Kuchar Digs In: It's A Social Media Issue, Won't Lose Sleep And Even Throws Steiny Under The Bus For Trying To Mop Up His Mess!

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Matt Kuchar spoke to GolfChannel.com’s Will Gray Wednesday at the Genesis Open and FedExCup leader, all-time leading money winner without a major who won last fall’s Mayakoaba event after a four-year winless drought with his “lucky charm” local caddie, is digging in.

Mooooooooooch!

Kuchar confirmed he paid “El Tucan” $5000 and the Golf.com report that his agent has since offered an additional $15,000 refused by Ortiz. And he’s not happy about that either. But more on that momentarily.

The graciousness ended fairly quicklky in the chat with Gray.

“I kind of feel like unfortunately some other people have got it in his head that he’s deserving something different than what we agreed upon,” Kuchar said.

He’s certainly correct that he paid $1000 more than they agreed upon, but given that it was Kuchar’s first win in __ years and that a winner’s bonus usually comes with the PGA Tour territory, he’s been blasted for not paying more.

“I ended up paying him $5,000 and I thought that was more than what we agreed upon,” Kuchar said. “I kind of think, if he had the chance to do it over again, same exact deal, that he’d say yes again.”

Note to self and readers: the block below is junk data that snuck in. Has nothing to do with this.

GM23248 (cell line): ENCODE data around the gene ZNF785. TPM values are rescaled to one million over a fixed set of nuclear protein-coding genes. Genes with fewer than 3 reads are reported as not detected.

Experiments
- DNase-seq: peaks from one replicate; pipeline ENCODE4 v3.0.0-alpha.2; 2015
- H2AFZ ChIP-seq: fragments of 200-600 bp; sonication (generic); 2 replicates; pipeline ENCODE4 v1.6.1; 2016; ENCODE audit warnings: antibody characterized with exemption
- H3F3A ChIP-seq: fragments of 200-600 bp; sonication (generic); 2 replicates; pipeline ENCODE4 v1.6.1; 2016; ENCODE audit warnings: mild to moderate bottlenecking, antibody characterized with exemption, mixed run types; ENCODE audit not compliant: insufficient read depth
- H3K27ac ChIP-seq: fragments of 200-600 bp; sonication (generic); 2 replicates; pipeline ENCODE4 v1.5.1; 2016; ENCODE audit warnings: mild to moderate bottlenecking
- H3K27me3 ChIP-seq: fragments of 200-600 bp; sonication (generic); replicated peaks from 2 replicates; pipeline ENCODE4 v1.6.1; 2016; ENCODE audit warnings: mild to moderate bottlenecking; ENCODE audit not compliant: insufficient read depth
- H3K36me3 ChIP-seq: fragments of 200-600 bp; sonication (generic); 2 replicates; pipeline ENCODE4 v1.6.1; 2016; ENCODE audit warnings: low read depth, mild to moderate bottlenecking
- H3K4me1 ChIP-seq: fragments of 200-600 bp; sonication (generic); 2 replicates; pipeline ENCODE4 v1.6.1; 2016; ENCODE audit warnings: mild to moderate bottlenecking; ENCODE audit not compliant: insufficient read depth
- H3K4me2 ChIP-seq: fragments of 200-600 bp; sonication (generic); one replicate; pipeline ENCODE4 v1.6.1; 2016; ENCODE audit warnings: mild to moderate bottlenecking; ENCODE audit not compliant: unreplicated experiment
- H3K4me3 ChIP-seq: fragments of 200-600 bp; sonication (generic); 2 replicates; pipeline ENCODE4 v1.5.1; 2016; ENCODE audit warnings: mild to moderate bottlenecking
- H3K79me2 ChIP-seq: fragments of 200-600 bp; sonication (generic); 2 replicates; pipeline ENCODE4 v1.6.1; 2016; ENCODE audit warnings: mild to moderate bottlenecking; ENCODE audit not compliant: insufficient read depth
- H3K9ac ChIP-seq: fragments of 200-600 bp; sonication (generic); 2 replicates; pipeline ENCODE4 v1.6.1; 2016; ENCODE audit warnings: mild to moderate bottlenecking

Good to see he learns from his mistakes!. And that he has shrewd sounding boards all around!

This may be the fatal quote…

“It’s done. Listen, I feel like I was fair and good,” he said. “You can’t make everybody happy. You’re not going to buy people’s ability to be OK with you, and this seems to be a social media issue more than anything. I think it shouldn’t be, knowing that there was a complete, agreed-upon deal that not only did I meet but exceeded.

“So I certainly don’t lose sleep over this. This is something that I’m quite happy with, and I was really happy for him to have a great week and make a good sum of money. Making $5,000 is a great week."

Glad he’s not losing sleep. But in digging in, he’s certainly losing fans and at some point, endorsement income built on a “good guy” image.